Note: If desired, dust the top of the cake or cupcakes with confectioners' sugar. For a more decorative look, glaze top with a melted fruit jelly or marmalade, or decorate the cake with fresh berries.

Nutrition information per serving of cake: 211 cal., 8 g total fat (less than 1 g saturated), 33 g carbo., 3 g pro., 2 g dietary fiber, 270 mg sodium.

Nutrition information per cupcake: 158 cal., 6 g total fat (less than 1 g saturated), 25 g carbo., 2 g pro., 1 g dietary fiber, 202 mg sodium.


Fig Newtons were one of the first commercially baked products in America, and are one of the most popular cookies in the country.

For its more healthful version, AICR developed two recipes. The first, Back-to-the-Future Figgies, takes more preparation time but makes a cookie that mimics the rolled shape of the commercial product and is 100 percent whole wheat. The Fig Bars are easier and quicker to make, but equally delicious.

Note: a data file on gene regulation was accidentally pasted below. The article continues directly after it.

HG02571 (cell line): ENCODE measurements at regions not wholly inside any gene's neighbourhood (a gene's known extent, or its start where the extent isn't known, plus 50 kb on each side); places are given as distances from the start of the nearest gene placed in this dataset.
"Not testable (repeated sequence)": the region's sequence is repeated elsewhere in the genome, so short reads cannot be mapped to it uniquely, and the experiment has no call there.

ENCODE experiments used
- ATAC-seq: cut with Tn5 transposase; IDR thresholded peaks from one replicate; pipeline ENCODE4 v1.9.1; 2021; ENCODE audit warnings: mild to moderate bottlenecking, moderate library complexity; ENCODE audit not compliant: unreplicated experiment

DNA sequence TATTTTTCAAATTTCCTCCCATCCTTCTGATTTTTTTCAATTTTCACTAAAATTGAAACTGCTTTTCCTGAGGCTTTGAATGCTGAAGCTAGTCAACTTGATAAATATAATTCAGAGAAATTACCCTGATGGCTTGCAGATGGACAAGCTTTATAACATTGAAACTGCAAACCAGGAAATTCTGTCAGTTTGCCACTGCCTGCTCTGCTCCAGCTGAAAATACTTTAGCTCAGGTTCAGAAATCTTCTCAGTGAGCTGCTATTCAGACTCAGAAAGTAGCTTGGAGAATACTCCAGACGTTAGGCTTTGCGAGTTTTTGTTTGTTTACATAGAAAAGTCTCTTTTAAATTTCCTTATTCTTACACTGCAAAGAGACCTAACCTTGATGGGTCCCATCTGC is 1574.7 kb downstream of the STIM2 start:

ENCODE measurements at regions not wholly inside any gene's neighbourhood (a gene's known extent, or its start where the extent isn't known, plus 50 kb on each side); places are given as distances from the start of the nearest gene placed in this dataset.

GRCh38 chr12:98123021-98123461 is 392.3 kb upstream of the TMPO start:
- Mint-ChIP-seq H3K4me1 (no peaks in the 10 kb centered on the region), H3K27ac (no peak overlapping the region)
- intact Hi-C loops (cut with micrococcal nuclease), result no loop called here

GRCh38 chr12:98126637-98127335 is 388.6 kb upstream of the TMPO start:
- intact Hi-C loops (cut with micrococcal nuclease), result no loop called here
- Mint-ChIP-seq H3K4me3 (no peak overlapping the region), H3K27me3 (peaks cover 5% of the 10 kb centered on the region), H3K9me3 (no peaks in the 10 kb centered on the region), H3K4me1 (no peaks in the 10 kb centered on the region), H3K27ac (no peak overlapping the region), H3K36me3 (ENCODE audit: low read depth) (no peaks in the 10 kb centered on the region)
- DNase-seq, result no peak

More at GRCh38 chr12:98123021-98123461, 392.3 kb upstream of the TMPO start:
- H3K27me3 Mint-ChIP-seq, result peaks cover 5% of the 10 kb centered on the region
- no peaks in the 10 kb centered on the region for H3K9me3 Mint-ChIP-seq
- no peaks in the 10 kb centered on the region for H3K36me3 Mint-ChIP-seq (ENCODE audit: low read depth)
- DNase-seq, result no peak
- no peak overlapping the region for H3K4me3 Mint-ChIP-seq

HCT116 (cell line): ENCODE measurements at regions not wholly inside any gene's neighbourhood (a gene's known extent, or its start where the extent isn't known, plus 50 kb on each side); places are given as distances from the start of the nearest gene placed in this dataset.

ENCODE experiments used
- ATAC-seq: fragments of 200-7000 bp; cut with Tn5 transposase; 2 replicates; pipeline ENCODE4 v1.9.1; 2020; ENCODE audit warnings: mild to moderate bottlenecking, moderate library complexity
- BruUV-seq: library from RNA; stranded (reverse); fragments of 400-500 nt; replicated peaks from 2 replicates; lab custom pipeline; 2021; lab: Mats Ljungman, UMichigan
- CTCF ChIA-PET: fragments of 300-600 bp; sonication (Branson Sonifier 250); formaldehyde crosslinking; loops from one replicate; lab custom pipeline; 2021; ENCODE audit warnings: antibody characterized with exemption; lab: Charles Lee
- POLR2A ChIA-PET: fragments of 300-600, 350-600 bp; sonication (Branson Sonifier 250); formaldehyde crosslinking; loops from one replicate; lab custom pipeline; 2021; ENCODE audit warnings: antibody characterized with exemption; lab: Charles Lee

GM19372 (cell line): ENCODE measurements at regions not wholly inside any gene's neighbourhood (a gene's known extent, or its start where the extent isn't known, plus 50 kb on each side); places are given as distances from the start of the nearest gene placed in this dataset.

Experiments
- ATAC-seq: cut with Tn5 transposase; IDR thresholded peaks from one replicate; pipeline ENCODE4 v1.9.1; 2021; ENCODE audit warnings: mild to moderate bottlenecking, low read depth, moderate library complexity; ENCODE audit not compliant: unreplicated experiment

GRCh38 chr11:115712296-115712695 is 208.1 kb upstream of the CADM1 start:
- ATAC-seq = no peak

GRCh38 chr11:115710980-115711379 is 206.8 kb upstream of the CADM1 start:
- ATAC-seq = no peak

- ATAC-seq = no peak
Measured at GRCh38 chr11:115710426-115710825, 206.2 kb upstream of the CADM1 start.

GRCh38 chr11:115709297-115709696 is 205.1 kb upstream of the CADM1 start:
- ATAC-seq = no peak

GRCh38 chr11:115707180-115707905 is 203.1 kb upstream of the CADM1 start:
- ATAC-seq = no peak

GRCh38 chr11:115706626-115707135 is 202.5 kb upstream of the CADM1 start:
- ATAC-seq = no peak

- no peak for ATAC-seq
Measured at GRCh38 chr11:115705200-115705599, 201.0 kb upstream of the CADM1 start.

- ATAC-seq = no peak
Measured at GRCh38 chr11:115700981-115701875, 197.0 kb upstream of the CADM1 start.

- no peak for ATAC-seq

Back-to-the-Future Figgies

2 cups chopped (see note) dried Mission figs

1 cup unsweetened apple juice

1 tablespoon quick cooking or instant rolled oats

2 tablespoons packed brown sugar

1/8 teaspoon salt

1/2 teaspoon cinnamon

1/4 cup firmly packed dark brown sugar

2 tablespoons dark corn syrup

6 tablespoons canola oil

2 eggs

1/2 teaspoon baking powder

1/4 teaspoon salt

2 cups whole-wheat pastry flour (see note)

Place figs, apple juice, oats, 2 tablespoons brown sugar and 1/8 teaspoon salt in a saucepan. Bring to a boil. Reduce heat to simmer, covered, for 10 minutes. Check occasionally to make sure the mixture does not stick. If needed, add a tablespoon or two of apple juice or water. Stir in the cinnamon. Transfer the mixture to a food processor or blender and puree until a paste forms. Set aside.

In a large mixing bowl, whisk together the remaining brown sugar, corn syrup, canola oil and eggs until completely blended. Add the baking powder and remaining salt. Gradually stir in the flour, blending to make dough. Gather the dough together into a long rectangle shape and cover with plastic wrap. Refrigerate for 1 to 3 hours.